History of game consoles



It is now more than 30 years since the first real game console (the Atari 2600) was released in Canada. Below is a timeline of each major console, the CPU/GPU they used and any other neat stuff. Basically, you will notice two important trends:

  1. The console manufacturers love to copy each other - up to the mid-1980s, they mostly had MOS 6502-based CPUs - in the late 1980s and early 1990s, they had Motorola 68000-based CPUs - in the mid-1990s to early 2000s they mostly had MIPS-based RISC CPUs - and today they all have PowerPC-based RISC CPUs and complex GPUs.

  2. The processing power of game consoles has increased steadily since the early 1980s in response to consumer demand. Today, you can cook a five course meal on a Playstation 3 or Xbox 360. The graph here compares the average compute power since 1977 to the average global temperature rise. I can definitely see a correlation here. The true cause of global warming - I can’t believe I didn’t see it before.

Atari 2600 (1977)

  • MOS 6507 CPU (based on the MOS 6502 CPU from the Commodore 64)

Atari 5200 (1982) and Atari 7800 (1986)

  • MOS 6502C CPU (not much better than the CPU from the Atari 2600)

Nintendo NES (1985)

  • MOS 6502-based CPU

Sega Master System (1986)

  • Zilog Z80 CPU (same CPU used in the ZX81)

Sega Genesis (1989)

  • Motorola 68000 CPU (same CPU used by early Macintoshes)
  • Zilog Z80 for sound

Nintendo SuperNES (1991)

  • 16-bit MOS 6502-based CPU (much faster than in NES)

Atari Jaguar (1993)

  • Motorola 68000 CPU from the early Macintosh, plus a 32-bit RISC GPU

Atari Jaguar II (1995)

  • 32-bit RISC CPU and GPU (Atari was pretty much dead by this time though)

Sega Saturn (1995)

  • Two 32-bit RISC CPUs and two RISC GPUs (hard to make games for at the time)

Sony Playstation (1995)

  • 32-bit MIPS R3000-based RISC CPU (same CPU found in early Silicon Graphics computers)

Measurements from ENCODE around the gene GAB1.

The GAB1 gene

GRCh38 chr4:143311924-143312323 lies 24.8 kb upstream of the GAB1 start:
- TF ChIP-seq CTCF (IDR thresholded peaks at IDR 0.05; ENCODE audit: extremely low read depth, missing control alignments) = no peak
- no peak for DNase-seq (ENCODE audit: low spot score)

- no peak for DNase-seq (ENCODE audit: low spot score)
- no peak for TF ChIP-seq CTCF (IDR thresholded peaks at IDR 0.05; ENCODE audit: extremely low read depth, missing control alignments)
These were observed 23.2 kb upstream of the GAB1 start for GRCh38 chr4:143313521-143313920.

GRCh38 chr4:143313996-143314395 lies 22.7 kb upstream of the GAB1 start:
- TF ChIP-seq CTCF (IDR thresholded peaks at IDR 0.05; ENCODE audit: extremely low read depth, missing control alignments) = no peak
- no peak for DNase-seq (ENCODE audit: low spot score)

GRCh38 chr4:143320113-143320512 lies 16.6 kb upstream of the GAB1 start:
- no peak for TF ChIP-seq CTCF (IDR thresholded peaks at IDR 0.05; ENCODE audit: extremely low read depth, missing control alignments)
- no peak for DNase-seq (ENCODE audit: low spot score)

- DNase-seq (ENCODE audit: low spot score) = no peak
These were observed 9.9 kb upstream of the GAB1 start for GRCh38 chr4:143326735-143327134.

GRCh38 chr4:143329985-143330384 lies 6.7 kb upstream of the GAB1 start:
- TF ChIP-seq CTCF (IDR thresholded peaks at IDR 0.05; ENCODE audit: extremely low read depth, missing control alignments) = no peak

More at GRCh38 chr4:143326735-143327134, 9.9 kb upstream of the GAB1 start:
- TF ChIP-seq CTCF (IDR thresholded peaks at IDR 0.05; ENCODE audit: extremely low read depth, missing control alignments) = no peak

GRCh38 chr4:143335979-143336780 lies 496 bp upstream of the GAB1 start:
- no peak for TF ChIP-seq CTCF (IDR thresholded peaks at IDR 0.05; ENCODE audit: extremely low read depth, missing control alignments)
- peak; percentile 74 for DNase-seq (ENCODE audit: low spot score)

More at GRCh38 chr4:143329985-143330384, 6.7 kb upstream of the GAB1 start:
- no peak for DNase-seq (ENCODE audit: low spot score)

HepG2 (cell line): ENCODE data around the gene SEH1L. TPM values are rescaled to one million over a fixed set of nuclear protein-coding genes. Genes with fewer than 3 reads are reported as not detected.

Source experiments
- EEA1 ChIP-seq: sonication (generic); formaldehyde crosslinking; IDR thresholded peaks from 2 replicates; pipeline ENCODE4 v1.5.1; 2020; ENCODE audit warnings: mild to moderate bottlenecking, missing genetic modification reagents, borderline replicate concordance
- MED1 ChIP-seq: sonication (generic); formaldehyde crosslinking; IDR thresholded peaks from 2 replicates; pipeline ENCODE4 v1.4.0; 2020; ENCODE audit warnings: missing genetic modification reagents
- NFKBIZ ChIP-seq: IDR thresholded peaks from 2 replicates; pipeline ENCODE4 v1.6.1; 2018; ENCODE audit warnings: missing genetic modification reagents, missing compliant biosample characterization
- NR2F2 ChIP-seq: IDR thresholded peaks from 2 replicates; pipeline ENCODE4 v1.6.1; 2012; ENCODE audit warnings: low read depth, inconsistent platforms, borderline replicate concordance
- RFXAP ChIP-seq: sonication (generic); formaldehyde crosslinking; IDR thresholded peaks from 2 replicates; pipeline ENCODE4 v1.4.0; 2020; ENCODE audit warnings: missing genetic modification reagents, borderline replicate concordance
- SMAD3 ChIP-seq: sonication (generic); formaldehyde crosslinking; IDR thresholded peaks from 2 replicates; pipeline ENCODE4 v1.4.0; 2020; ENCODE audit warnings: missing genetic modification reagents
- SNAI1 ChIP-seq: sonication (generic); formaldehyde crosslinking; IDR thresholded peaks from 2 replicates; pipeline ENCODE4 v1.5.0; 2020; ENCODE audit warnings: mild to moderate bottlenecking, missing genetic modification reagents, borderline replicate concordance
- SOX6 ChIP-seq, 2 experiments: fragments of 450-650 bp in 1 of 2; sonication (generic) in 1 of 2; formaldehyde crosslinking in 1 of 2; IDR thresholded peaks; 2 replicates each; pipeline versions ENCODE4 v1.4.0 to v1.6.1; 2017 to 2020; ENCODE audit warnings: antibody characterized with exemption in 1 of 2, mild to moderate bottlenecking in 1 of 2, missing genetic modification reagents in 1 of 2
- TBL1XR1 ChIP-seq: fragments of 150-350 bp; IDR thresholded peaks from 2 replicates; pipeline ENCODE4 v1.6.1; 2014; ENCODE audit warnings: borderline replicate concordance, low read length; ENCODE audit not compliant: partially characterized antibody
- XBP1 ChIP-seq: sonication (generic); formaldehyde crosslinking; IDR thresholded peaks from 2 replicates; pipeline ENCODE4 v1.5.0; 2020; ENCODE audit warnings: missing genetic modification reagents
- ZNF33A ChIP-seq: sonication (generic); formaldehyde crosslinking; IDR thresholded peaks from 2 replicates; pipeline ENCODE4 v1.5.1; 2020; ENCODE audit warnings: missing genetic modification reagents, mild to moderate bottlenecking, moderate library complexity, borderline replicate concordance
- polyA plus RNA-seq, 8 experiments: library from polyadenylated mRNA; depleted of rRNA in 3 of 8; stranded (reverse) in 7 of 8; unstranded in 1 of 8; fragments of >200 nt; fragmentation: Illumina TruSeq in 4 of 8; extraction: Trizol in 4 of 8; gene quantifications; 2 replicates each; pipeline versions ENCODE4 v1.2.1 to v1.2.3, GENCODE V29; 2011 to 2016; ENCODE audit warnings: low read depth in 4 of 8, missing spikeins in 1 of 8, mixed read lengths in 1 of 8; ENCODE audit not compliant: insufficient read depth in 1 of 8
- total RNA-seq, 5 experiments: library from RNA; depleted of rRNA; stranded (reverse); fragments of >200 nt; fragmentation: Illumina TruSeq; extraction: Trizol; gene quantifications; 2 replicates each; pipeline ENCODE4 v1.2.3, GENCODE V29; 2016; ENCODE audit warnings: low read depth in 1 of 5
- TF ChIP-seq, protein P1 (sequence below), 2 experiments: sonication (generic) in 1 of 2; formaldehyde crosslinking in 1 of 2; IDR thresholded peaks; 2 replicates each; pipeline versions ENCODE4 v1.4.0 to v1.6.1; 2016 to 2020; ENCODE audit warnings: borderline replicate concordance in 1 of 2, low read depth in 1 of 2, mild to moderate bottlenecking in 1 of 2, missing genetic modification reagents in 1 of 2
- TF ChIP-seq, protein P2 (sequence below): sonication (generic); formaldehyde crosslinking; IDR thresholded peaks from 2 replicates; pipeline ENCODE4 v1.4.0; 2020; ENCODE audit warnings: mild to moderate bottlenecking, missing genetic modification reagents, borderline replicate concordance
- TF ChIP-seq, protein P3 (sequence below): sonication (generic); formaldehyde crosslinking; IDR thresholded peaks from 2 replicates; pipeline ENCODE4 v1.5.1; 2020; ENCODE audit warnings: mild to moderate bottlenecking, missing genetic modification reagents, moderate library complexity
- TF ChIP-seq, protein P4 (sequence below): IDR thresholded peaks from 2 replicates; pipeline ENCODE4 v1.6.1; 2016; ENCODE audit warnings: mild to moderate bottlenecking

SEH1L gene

Nintendo 64 (1996)

  • 64-bit MIPS R4300-based RISC CPU (same CPU found in Silicon Graphics computers used to render the graphics in movies - extremely powerful even today)

Sega Dreamcast (1999)

  • 32-bit RISC CPU, GPU and Sound CPU (very fast and powerful)
  • Did well in the market, but not well enough to survive the Playstation and Xbox (it was Sega’s last game console)

Sony Playstation 2 (2000)

  • 64/128-bit MIPS 5900-based RISC CPU (same CPU found in many Silicon Graphics computers in the late 1990s)
  • MIPS-based RISC GPU
  • MIPS R3000-based RISC CPU for I/O

Xbox (2001)

  • 32-bit Intel Pentium III CPU (most common CPU in PCs at the time)
  • NVIDIA graphics GPU (very nice)

Nintendo Game Cube (2001)

  • 32-bit PowerPC G3 RISC CPU (same CPU in Apple iMac G3s)
  • ATI graphics GPU

Xbox 360 (2005)

  • 64-bit PowerPC G5 CPU with 3 cores (running extremely fast - the G5 was used in high-end Macintoshes and IBM Servers at the time)
  • ATI graphics GPU (faster than in original Xbox)

Nintendo Wii (2006)

  • 32-bit PowerPC G3 RISC CPU (much faster than in the Nintendo Game Cube)
  • ATI graphics GPU (much faster than in the Nintendo Game Cube)
  • Wireless controllers that respond to 3D movement (for exercise)

Sony Playstation 3 (2006)

  • 64-bit PowerPC Cell RISC CPU with 7 cores (OMFG powerful - runs Linux fast)
  • NVIDIA GPU (very nice)
  • Some early models also had the MIPS 5900-based CPU from the Playstation 2 for backwards compatibility for those games (it is now done with just software emulation)